Does this mean you should avoid beverages and foods that contain large amounts of fructose? Before I venture to answer, keep in mind that this study tested the metabolic effects of beverages containing 100 per cent pure glucose or 100 per cent pure fructose.
In Canada, beverages and foods are sweetened with sucrose (50 per cent glucose and 50 per cent fructose) or glucose-fructose (typically 55 per cent fructose and 45 per cent glucose). This study doesn't answer whether the detrimental health effects of sucrose or high fructose corn syrup are "diluted" by their lower fructose content.
What's more, the amount of sweetener consumed by individuals in this study - 25 per cent of daily calories - is considerably higher than 13 per cent, the estimated intake of added sugars by Canadians. (However, some children and teenagers may consume as many as 13 per cent of calories from sugary beverages alone.)
It seems pretty clear that a high-fructose diet has adverse health effects - on body weight, blood sugar and blood fats. The link between high-fructose corn syrup and obesity probably reflects the fact that we consume so much of it. Consuming too much sugar can lead to weight gain too - not to mention increased blood triglycerides.
Reducing your intake of added sugars - including high-fructose corn syrup - is wise. Added sugars come under many names including brown sugar, corn syrup, dextrose, fructose, fruit juice concentrate, glucose-fructose, honey, invert sugar, liquid sugar, malt, maltose, molasses, rice syrup, table sugar and sucrose. Read ingredient lists and you might be surprised to see how many different types of sugars are added to one product.
The "Nutrition Facts" box on packaging discloses the grams of sugars contained in one serving of food. (Four grams is equivalent to one teaspoon). But keep in mind the sugar content on nutrition labels include both naturally occurring sugars (e.g. fruit or milk sugars) and sugars added during processing.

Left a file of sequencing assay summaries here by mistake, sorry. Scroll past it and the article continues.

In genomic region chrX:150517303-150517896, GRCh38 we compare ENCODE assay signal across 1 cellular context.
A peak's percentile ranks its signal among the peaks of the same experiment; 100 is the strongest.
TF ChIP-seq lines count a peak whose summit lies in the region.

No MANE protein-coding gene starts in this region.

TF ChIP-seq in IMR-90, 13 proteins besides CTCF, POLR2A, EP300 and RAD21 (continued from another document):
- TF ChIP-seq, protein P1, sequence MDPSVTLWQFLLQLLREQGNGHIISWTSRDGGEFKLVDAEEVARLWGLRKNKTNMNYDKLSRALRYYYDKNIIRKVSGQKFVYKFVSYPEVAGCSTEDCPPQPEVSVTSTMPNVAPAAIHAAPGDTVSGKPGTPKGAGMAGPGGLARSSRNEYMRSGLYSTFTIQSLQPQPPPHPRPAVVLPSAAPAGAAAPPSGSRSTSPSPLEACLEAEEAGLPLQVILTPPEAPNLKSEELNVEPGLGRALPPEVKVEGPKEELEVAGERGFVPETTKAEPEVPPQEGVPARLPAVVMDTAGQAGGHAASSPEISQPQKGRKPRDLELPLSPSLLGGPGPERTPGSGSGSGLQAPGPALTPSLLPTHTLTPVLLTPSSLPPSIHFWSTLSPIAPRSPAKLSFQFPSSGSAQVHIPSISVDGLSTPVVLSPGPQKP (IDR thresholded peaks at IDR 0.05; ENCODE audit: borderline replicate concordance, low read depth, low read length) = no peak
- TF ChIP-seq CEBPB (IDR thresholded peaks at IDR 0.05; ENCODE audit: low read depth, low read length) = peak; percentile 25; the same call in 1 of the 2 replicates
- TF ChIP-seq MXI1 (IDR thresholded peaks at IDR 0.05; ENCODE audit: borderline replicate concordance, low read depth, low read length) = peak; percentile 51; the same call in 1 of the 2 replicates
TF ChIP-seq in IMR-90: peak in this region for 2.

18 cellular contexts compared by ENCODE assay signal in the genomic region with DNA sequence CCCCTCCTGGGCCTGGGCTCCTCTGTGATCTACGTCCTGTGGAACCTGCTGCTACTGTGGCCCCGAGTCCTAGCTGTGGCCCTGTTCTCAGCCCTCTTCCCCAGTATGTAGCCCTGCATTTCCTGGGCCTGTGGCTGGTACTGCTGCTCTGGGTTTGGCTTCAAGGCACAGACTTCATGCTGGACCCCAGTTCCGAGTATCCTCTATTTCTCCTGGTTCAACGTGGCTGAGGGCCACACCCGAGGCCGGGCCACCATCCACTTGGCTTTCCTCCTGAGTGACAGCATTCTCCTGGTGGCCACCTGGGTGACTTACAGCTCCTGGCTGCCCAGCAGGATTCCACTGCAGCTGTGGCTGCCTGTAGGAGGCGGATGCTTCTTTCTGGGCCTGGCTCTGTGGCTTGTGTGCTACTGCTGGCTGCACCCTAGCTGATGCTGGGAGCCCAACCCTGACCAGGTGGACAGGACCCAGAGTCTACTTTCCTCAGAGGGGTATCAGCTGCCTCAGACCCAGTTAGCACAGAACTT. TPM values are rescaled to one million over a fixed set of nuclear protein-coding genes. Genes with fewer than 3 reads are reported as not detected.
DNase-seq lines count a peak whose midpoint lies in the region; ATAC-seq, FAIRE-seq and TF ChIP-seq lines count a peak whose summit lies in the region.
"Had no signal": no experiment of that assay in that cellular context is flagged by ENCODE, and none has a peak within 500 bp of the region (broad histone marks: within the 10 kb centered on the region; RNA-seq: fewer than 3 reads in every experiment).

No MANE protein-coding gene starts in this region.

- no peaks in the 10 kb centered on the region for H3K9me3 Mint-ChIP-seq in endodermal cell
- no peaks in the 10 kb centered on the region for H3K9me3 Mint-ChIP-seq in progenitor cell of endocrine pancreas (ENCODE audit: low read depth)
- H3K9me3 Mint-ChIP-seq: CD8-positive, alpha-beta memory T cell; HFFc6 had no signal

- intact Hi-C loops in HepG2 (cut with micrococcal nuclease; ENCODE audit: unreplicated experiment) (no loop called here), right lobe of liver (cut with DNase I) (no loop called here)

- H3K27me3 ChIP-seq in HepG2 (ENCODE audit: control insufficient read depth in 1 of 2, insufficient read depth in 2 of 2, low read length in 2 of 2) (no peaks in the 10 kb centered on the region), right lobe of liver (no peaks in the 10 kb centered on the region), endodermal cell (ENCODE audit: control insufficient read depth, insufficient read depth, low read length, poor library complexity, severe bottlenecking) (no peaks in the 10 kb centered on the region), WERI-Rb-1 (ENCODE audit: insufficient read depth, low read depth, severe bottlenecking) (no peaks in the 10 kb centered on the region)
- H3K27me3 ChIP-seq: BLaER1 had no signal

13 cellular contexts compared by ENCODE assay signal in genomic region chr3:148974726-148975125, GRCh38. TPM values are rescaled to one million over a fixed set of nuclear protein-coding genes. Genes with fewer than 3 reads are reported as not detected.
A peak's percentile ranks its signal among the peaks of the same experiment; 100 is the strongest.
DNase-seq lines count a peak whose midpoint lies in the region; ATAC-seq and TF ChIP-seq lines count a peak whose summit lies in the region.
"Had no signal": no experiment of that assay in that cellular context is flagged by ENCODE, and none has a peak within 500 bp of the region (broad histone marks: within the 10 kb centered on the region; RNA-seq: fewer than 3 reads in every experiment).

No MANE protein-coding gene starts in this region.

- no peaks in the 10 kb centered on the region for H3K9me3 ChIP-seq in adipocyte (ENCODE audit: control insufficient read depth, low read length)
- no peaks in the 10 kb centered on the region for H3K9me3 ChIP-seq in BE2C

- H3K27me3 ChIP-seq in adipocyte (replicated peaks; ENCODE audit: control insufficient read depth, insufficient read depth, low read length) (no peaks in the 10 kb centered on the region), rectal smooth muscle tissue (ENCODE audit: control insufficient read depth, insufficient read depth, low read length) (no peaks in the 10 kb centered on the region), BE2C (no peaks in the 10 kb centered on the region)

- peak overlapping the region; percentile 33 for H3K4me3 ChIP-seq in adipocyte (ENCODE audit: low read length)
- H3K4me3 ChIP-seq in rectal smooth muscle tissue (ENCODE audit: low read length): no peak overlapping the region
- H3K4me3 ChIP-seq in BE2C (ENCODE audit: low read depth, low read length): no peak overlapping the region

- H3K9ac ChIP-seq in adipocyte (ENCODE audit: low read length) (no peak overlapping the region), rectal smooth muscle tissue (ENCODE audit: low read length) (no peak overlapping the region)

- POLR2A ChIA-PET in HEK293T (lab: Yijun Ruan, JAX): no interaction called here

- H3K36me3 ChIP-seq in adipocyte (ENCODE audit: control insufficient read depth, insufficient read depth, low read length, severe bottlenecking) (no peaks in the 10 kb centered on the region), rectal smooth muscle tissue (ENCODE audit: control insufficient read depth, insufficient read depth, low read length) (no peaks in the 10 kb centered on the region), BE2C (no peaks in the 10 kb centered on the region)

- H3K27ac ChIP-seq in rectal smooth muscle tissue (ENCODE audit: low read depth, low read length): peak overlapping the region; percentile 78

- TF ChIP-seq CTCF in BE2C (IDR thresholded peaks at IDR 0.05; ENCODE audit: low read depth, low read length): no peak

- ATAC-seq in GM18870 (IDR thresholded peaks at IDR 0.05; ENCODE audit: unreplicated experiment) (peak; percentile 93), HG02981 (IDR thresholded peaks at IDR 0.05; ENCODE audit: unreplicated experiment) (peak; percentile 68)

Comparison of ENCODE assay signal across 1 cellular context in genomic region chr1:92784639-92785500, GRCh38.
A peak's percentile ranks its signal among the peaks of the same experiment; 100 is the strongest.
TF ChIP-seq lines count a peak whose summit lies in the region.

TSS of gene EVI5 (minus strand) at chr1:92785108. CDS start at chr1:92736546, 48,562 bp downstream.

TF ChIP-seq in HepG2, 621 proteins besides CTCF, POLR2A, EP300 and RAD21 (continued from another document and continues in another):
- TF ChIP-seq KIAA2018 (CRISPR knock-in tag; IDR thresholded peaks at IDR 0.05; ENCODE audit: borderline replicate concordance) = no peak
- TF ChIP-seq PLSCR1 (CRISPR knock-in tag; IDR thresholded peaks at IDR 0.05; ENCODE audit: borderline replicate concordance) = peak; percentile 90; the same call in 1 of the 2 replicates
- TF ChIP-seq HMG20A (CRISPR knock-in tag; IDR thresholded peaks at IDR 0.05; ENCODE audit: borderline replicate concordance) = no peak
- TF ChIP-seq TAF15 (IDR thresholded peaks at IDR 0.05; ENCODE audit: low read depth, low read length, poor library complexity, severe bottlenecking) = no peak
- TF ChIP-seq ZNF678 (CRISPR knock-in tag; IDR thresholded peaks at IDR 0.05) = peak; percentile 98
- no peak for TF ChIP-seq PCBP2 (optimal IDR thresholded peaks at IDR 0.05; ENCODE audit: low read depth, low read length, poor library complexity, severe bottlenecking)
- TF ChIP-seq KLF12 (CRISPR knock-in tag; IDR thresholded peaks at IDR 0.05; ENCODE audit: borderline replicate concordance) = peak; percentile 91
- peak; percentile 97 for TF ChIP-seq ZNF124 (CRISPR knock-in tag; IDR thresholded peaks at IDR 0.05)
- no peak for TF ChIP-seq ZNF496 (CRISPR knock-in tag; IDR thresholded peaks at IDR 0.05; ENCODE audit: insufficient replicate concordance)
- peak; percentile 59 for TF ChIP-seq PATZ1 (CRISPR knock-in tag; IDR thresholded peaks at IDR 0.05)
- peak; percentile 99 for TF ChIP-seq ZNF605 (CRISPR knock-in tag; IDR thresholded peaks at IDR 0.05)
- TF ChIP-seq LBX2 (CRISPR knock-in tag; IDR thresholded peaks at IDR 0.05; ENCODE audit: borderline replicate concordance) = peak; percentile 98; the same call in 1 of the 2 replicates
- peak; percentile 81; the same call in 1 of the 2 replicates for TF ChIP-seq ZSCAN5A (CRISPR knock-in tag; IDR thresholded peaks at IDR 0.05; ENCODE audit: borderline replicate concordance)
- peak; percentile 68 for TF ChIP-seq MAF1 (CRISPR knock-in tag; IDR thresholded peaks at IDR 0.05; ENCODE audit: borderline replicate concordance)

Practising the following tips will help you curb your intake of sugars.
Avoid sugary drinks. Replace soft drinks, fruit drinks and sugar-laden vitamin water with plain water, low-fat milk, unflavoured soy beverage, vegetable juice or tea.
Go for natural sugars. Choose fruit, yogurt or smoothies over candy, cakes, cookies and pastries. Keep in mind that fat-free cookies, cakes and ice cream often have just as much - or more - sugar as their high-fat counterparts.
Choose breakfast cereals that have no more than eight grams of sugar per serving. Exceptions include cereals with dried fruit.
Sweeten foods with spices instead of sugar. Add cinnamon and nutmeg to hot cereals, a dash of vanilla to coffee and lattes, and grated fresh ginger to fruit and vegetables.
Reduce sugar in recipes. As a rule, you can cut the sugar in most baked goods by one-third.
Choose canned fruit in water or its own juice rather than syrup.
Limit your portion size of commercial salad dressings, ketchup and barbecue sauce.
Leslie Beck, a Toronto-based dietitian at the Medcan Clinic, is on CTV's Canada AM every Wednesday. Her website is lesliebeck.com.Report Typo/Error